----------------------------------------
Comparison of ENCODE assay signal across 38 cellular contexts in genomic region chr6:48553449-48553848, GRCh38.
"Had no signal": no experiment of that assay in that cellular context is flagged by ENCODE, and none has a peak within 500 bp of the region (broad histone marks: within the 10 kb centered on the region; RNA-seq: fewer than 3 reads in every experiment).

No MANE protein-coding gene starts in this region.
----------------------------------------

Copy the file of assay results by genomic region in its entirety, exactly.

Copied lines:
Comparison of ENCODE assay signal across 38 cellular contexts in genomic region chr6:48553449-48553848, GRCh38.
"Had no signal": no experiment of that assay in that cellular context is flagged by ENCODE, and none has a peak within 500 bp of the region (broad histone marks: within the 10 kb centered on the region; RNA-seq: fewer than 3 reads in every experiment).

No MANE protein-coding gene starts in this region.